August 27, 2020

Instant Decision Saves a Co-worker’s Life in the North Tower Cafeteria

Ben and Karen reunited

Ben and Karen reunited


By Carolyn Comeau

Before masking and social distancing became the new normal, March 10 started off routinely for Mission Hospital Surgical Technologist Ben Holley and Karen Mauldin, a Dental Assistant at Mission Children’s Dental. Strangers until that day, each sat down in the North Tower’s café for a bite of breakfast with their colleagues. Their paths soon crossed, however, and the normalcy of that morning was dramatically upended.

Danger Served Up in an Instant

Just as Holley, 36, was finishing up, Mauldin sat down to start eating. After she took her first bite of scrambled eggs, a bit of food got caught in her airway, preventing her from breathing. She knew immediately that she was in trouble. “It all happened so fast,” said Mauldin. “I couldn’t express that I couldn’t breathe, it was very scary. I thought I’d pass out.”

Holley overheard Mauldin’s workmate ask if she was okay. “I turned around and she was frantically shaking her head no,” he recounted.

Mauldin stood up and positioned her chair as if she was going to use it to perform the Heimlich maneuver on herself. “I’d recently attended a work CPR training and learned this is what to do if you’re alone,” she explained.

“I thought, this is not happening,” said Holley, who’d cleared a child’s airway many years ago as a teen lifeguard.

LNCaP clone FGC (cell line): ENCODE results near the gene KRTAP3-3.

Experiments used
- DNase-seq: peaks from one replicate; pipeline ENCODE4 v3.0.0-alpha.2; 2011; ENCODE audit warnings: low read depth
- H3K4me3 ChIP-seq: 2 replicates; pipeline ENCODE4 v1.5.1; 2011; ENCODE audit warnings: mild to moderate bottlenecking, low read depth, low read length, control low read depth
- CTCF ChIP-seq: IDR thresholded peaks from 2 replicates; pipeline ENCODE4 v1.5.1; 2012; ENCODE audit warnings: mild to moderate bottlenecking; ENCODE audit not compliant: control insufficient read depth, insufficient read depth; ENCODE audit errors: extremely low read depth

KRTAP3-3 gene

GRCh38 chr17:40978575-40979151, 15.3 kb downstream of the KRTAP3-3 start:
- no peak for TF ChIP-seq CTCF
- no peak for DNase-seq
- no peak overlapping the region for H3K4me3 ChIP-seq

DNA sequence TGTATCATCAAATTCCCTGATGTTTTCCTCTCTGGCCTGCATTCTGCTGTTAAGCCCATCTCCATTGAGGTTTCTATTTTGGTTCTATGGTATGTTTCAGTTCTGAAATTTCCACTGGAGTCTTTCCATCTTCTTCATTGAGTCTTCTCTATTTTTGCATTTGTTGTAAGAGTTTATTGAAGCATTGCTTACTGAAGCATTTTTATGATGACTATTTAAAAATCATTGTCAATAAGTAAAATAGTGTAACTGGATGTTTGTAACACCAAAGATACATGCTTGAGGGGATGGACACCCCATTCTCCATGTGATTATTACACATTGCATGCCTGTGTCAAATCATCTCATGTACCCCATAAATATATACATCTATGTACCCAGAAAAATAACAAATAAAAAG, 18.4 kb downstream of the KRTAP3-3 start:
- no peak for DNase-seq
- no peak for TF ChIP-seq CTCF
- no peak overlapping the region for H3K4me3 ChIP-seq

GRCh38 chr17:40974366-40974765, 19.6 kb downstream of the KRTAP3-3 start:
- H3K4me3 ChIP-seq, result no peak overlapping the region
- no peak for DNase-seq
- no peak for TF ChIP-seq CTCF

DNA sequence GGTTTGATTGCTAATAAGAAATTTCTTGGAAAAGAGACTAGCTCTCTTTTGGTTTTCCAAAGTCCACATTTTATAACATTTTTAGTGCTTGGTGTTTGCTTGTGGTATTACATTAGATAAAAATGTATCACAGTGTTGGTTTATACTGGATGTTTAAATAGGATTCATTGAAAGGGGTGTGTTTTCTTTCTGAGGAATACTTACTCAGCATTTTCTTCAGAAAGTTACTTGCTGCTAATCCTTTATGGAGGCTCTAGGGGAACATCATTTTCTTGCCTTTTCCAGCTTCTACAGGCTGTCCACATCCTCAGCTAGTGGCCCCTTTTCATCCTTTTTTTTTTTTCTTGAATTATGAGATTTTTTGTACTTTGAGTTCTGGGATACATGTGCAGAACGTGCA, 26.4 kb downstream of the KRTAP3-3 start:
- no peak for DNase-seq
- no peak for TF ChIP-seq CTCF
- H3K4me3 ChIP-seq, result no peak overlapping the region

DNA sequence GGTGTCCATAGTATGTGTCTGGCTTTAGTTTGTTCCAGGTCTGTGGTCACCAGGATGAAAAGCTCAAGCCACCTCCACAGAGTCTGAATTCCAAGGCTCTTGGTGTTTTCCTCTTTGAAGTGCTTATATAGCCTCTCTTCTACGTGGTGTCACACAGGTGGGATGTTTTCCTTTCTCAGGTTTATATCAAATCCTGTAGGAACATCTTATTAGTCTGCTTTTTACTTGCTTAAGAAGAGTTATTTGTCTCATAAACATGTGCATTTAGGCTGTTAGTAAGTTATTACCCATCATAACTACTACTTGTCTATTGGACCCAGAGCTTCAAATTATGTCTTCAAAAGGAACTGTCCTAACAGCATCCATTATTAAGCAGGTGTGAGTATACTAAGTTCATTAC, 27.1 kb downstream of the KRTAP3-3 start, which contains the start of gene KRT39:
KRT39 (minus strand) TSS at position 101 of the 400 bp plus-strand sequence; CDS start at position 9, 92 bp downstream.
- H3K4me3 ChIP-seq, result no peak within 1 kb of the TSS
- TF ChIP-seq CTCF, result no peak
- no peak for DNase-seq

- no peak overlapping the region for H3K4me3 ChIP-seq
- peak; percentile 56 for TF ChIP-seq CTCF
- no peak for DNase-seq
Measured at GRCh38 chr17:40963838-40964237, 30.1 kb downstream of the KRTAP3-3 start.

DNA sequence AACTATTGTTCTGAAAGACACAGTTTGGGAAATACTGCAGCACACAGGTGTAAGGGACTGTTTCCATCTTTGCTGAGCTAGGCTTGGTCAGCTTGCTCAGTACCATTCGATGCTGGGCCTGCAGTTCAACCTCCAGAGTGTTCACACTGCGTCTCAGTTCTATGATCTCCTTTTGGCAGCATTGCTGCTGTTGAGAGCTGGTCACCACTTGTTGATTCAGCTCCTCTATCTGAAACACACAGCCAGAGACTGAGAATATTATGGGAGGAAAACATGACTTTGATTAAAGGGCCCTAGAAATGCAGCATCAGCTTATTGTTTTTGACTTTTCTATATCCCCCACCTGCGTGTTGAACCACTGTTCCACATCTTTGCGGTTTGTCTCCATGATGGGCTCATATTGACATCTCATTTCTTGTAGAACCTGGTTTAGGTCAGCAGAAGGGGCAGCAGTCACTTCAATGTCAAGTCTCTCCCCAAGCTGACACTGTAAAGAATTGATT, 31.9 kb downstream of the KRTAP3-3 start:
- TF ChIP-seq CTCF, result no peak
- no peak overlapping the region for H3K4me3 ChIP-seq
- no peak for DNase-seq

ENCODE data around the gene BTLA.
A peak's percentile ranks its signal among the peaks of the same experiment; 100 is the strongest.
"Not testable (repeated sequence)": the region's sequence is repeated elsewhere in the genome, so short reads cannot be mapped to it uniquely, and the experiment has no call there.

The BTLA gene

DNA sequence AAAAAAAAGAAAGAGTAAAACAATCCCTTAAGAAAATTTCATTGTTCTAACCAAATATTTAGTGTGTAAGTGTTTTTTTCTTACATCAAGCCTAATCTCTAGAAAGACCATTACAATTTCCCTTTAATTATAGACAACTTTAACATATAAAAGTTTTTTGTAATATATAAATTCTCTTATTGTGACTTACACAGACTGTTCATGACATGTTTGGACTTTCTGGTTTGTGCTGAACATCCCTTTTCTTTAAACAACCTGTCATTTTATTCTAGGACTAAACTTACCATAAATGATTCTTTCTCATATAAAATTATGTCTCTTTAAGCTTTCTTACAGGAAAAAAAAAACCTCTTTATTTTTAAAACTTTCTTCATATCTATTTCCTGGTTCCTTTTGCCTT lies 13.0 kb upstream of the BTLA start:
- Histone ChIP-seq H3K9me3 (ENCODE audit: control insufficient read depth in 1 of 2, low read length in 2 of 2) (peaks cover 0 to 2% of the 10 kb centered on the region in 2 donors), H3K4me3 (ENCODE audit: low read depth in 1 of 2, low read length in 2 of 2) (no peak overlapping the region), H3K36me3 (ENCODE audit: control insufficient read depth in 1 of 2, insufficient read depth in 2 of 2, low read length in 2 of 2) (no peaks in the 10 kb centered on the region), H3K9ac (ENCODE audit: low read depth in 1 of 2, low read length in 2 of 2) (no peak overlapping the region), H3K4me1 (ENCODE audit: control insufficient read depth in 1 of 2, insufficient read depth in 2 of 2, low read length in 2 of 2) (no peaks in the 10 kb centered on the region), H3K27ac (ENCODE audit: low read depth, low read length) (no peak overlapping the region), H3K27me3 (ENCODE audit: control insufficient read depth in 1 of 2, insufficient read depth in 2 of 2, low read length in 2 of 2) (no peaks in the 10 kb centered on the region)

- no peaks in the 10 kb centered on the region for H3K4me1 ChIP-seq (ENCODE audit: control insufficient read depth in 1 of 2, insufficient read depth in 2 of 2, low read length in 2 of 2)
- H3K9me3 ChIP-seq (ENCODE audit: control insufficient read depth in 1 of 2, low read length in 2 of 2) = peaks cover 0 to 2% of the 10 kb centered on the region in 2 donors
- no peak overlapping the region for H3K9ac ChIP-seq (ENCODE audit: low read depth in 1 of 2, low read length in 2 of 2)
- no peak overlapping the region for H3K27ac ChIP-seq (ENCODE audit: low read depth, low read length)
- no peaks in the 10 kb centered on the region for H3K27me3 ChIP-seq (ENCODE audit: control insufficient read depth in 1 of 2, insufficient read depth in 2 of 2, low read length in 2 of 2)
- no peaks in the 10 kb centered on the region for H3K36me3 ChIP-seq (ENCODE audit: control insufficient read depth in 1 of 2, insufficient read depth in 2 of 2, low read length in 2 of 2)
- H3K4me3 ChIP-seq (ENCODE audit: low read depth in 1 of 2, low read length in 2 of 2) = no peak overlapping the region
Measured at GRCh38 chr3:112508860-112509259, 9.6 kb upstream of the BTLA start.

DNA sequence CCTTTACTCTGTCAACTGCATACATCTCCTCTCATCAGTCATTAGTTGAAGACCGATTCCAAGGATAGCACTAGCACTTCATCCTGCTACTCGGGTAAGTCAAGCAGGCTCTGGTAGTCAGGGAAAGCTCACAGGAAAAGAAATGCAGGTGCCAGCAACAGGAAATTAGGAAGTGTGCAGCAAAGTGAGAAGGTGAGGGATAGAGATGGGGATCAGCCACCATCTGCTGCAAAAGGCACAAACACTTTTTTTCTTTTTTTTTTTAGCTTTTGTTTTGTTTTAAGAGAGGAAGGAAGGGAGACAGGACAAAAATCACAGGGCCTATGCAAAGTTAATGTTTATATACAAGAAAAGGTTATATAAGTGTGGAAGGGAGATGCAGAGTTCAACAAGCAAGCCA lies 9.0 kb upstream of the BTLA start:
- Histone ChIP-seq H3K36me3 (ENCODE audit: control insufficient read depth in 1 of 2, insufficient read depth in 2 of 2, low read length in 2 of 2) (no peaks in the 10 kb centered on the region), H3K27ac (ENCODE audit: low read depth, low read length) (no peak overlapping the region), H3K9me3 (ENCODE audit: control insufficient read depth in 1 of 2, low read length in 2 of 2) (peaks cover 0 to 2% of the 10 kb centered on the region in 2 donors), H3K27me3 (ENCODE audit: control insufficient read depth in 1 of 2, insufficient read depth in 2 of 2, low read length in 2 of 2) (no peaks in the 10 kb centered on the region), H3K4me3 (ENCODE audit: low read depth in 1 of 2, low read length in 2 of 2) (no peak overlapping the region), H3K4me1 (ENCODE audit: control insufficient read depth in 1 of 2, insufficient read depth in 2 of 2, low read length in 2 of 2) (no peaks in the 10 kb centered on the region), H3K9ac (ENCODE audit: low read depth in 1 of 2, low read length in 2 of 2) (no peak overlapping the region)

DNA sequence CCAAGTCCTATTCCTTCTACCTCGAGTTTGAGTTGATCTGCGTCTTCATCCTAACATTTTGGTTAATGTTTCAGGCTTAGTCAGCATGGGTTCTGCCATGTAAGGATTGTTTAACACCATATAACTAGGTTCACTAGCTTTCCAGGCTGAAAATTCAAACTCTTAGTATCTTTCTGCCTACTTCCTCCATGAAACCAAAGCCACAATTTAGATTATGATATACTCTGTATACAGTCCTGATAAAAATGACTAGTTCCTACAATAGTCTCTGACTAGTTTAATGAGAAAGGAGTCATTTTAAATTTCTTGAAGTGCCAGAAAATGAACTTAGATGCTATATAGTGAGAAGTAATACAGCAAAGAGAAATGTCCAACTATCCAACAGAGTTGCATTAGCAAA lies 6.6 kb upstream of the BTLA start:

“I Got You”

Holley recognized the panic in Mauldin’s eyes and jumped into action. “I don’t remember much because it was so automatic,” he explained. “But, I said something like ‘I got you’ and put my arms around her.”

Mauldin couldn’t even see Holley because he was behind her. “Next thing I knew I felt someone’s hands grab me, pick me up and start performing the Heimlich maneuver,” stated Mauldin. During those seconds, Mauldin wondered if she’d die and how her family would hear the news.

Holley noted that neither of his first two attempts at dislodging the food worked, which heightened his sense of urgency. “I applied more pressure each time, and by the third try I was really forceful,” he said.

“My feet were actually off the ground that last time,” said Mauldin. “I heard little sounds coming out of me and took my first deep breath.”

Happy, Healthy Ending

Holley was greatly relieved, but made a quick exit before Mauldin — understandably stunned — got a chance to thank him for his heroic deed. Mauldin’s supervisor arranged for the two to meet formally the following week, under unquestionably happier circumstances.

“I asked if he was the one who saved my life,” said Mauldin. “He nodded and I told him how grateful my family and I were that he chose to be a responder and not sit on the sidelines.”

Holley reacted humbly. “I just did what was right because we should all be good to each other,” he said.

Mauldin, however, saw things a bit differently. “Ben’s my angel now. No words can accurately express my gratitude. He’s earned a prayer on my lips every single day of my life.”

  Adult and Child Choking Guides (click to download)AHA Choking Guides

Courtesy American Heart Association

Ben Holley is a Mission Hospital Surgical Technologist.
Karen Mauldin is a Dental Assistant at Mission Children’s Dental.

To learn more about working at Mission Health, click here.